A strict collaborative democratic approach is not always the answer either. Approaches such as Greenleaf’s servant leadership can result in positive customer and client satisfaction but is not necessarily correlated with positive profit outcomes. Practical application can be seen as unrealistic, encouraging passivity, and not being appropriate for all situations or serving the wrong cause.
A balance is needed and there are times to operate in either mode, but leadership should always begin with a regard for the individual within the organisational objectives and alignment with the leader’s core values. Leadership studies identify that great leaders derive pleasure from developing the innate potential of others and operate with an integrity and authenticity that comes from being true to themselves. The success of the approach depends not only on the situation but also on the alignment within the leader. As Bass states:
“the degree that leaders are consistent in what they think they ought to do, they will have a consistent style of leadership.”
This aligns with an axiom I have found true in most organisations: “As the head is, so the body shall be.”
We hear more about democratic leadership during times of low unemployment. As economic conditions tighten, more autocratic leadership approaches emerge as leaders default to a path of least resistance to achieving short-term reactionary outcomes. These pressures push out conversations about motivation theories and the creation of firms of endearment, overridden by seeming realities of profitability and cash flow.
Autocratic leaders create top-down, command-and control-situations best suited for their leadership style. Democratic leaders create collaborative, people-focused environments aligned with their mode of operation. Removing moral judgement from the discussion, each approach can create the appropriate situation for the leader, provide organisational results, and attract or retain people who align or can adapt to the leader’s approach.
What kind of leader do you think you are and what kind of leader would your followers say you are? Can you and do you change to accommodate your situation? If you are feeling democratic, feel free to collaborate with me in the comments below. If you are overly autocratic, tell me how it is and leave it at that.
When five local entrepreneurs purchased the Kansas City, Missouri-based Major League Soccer franchise for $15 million back in 2006 (then known as the Wizards), they came into a business that had been owned by the late Lamar Hunt as a secondary property behind his NFL team (the Kansas City Chiefs) and that didn't have much brand identity. The new owners, though, came in with little soccer knowledge but focused on building an innovative business and becoming a community staple. And in five short years, they've massively changed the organizational structure and are building a new model for sports franchise management.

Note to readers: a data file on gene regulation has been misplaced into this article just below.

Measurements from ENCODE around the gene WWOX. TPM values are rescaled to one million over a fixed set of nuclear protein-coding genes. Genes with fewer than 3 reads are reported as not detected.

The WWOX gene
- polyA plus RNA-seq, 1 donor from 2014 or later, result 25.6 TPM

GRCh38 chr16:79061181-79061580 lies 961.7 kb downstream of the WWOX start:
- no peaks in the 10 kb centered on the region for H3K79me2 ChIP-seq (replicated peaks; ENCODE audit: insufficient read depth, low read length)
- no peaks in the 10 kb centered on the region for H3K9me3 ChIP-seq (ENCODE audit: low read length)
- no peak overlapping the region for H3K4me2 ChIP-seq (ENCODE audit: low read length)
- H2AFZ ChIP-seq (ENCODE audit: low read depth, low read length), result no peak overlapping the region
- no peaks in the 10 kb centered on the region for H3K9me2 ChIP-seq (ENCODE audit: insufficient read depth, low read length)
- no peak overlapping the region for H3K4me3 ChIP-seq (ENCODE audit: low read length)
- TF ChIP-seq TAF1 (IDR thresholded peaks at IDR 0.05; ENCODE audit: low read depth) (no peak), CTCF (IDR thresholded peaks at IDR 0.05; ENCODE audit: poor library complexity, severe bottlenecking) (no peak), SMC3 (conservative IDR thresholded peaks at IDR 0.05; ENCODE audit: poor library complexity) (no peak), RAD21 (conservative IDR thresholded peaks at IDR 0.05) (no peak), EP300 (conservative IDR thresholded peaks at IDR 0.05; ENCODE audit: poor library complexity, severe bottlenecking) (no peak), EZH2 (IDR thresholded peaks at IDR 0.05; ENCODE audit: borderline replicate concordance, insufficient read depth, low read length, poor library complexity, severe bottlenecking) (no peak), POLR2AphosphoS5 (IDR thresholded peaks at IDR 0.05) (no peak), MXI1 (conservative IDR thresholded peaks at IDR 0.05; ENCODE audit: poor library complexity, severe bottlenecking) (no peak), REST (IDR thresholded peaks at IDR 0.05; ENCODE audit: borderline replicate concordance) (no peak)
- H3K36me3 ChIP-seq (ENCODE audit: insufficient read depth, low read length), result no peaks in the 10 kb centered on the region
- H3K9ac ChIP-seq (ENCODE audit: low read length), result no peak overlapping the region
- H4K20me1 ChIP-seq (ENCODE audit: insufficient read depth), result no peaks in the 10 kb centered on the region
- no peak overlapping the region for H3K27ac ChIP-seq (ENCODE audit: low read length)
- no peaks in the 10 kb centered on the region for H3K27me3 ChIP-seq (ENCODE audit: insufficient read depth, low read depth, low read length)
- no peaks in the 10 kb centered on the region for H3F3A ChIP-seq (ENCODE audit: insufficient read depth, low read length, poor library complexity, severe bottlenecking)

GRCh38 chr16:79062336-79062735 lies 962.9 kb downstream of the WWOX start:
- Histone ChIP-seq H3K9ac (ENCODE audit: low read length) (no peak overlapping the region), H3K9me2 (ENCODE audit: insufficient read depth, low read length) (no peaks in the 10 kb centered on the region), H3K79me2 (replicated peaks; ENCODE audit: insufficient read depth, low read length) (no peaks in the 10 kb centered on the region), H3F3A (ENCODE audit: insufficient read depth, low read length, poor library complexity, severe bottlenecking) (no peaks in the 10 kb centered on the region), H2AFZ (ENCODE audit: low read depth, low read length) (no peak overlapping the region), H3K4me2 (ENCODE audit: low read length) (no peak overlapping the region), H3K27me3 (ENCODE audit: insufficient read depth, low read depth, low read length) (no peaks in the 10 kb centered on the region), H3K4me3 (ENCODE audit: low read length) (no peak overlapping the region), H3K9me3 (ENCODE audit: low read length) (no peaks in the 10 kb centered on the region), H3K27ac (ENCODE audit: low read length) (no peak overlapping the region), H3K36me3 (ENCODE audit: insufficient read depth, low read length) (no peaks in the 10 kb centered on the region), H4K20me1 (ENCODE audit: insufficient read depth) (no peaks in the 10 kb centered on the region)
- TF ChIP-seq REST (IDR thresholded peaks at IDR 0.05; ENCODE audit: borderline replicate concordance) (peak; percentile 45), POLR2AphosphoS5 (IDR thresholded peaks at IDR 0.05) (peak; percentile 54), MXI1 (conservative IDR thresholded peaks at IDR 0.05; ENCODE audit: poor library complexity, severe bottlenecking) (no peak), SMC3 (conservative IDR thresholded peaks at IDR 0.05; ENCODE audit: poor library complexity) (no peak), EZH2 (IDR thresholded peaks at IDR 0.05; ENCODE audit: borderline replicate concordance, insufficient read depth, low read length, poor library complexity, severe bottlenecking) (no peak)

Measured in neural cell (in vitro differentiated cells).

"We have the utmost respect for Lamar Hunt and what he did for soccer in Kansas City," says Robb Heineman, one of the principal owners of the recently renamed Sporting Kansas City. "Without him, we wouldn't even be here. But we wanted to challenge the model. At the end of the day, the team on the field needs to be successful to succeed. But we hope that by building and managing a team on the business side that is winning from an innovation perspective, that translates to on-field success."
Assessing your organization's management style and determining its time for a change is not easy, though. If you're new, as the Sporting Kansas City owners were, they had a chance to redefine the way the business was run. But not all managers have that luxury and sometimes need to change styles in their existing role.
"If you begin to think your management style is backfiring, where you ultimately see it is in the disengagement of your staff," notes Jon Picoult, founder and principal of Watermark Consulting, a business advisory firm based in Simsbury, Connecticut. "As employees become disengaged, they become less interested in your success as a leader but more importantly in your company's overall success, which is what matters most."